|What kinds of phones can I add to a
business phone system?
Although IP phones are catching up, the most
common telephones used on PBXs are digital. Digital phone systems
sample your voice using a method called Time Division Multiplexing or TDM.
When you speak into a digital telephone, your voice is digitally sampled
into time slots so that a conversation doesn’t have to use the entire
bandwidth of a circuit. The system then uses a clock to synchronize the
digital samples and turn them back in to voice. Whereas analog telephone
stations can only handle one conversation at a time, digital phone stations
can compress more than one conversation and other features onto a single
pair of wire. This provides for more features, less wiring, and more
efficient communication than a simple analog circuit.
Most manufacturers have acronyms to describe
their digital protocols. These protocols are all some form of TDM.
Avaya 2420 Digital Phone
|A multi-line digital phone with large programmable
display and fixed feature buttons using DCP, a proprietary form of
- Avaya – DCP – Digital Communications
Protocol, MLX – Multi Line Digital, TDL
- Norstar – TCM – Time Compression Multiplex
- Toshiba - DKT
|Analog phones do not use
digital sampling to compress your voice. When you use an analog telephone,
the sound waves of your voice are converted into electrical waves by a
microphone and conducted down copper wire. The telephone of the person you
call then uses those electrical signals to vibrate a speaker in their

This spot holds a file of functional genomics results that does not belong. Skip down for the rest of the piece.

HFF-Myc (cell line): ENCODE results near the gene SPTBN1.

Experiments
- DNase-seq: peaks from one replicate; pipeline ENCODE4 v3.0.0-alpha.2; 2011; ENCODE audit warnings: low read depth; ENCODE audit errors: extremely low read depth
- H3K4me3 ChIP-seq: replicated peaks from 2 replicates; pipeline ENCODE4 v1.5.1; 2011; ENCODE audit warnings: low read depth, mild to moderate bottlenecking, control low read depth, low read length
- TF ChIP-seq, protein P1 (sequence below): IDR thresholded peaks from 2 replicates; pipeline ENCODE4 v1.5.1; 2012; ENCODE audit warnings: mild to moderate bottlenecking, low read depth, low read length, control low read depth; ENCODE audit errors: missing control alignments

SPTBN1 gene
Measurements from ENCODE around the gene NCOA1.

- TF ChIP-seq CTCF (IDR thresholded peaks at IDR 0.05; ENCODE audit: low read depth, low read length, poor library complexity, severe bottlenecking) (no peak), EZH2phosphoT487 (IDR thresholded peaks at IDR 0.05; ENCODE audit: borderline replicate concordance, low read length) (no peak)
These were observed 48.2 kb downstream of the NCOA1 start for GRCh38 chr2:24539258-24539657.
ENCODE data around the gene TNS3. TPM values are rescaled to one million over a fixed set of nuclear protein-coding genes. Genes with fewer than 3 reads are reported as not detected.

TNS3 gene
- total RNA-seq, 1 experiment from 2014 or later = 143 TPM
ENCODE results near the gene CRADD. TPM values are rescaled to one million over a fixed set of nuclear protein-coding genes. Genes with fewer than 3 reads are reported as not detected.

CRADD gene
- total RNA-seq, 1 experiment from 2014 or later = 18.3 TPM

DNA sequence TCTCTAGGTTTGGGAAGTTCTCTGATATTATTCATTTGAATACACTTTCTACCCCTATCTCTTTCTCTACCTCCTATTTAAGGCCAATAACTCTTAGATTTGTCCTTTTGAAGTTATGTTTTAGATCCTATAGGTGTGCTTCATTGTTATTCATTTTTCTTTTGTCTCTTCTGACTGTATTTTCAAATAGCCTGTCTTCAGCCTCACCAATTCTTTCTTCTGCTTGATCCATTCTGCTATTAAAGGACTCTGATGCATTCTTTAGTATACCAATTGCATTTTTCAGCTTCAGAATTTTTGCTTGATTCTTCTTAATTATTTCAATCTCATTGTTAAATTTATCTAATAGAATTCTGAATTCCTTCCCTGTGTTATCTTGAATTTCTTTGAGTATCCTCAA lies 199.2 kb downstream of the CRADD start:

phone’s handset. When you make a call with an analog phone over an analog
phone line, you seize the entire circuit. No one else can use that circuit
while you are conversing. The same is true for analog telephone stations
connected to a business phone system. They can only handle one conversation
at a time.
There aren’t any completely analog
business telephone systems manufactured anymore. The AT&T Merlin phone
|2500 Series Analog
|A typical single line analog telephone used in
common areas like lobbies, conference rooms, and break rooms.
probably the most popular analog phone systems ever produced. The majority
of these were installed in the 1980’s, and there are still many of them in
service today. Merlin phone systems used an ATL (analog telephone line)
standard of 4-pair (8 wires) copper wiring that connected the Merlin control
unit to each telephone. Most digital phone systems only use a single pair
wiring scheme that can handle both voice and signaling information.
Digital phone systems still accommodate
analog phones and analog devices like fax machines. Single line analog
phones are usually seen in common areas like a warehouse, lobby, or lunch
|Over the past decade Voice over
IP (VoIP) has become very popular. IP phones are now the most common
choice for new PBX installations. By converting voice into data packets, IP
phones can send voice conversations over a business’ data (IP) network.
Whereas digital and analog phones require dedicated wiring to each station,
IP phones share the same wiring as the data network. There is less
investment in wiring infrastructure and conceivably one person or department
can manage both the phone system and computer network. The telephone system
becomes just another application on the data network.
The use of VoIP has also bred new
applications and enhanced current ones. One of the most important
applications provided by today’s IP capable PBXs is telecommuting.
An employee no longer
|Cisco 7940G IP Phone
|A common IP phone
station used on Cisco unified communication systems.
needs to be in the office to use the phone system. IP
phones can connect to the business phone system via VPN (virtual private
network) over the the public Internet. The employee can make and receive
calls just as if he were in the office.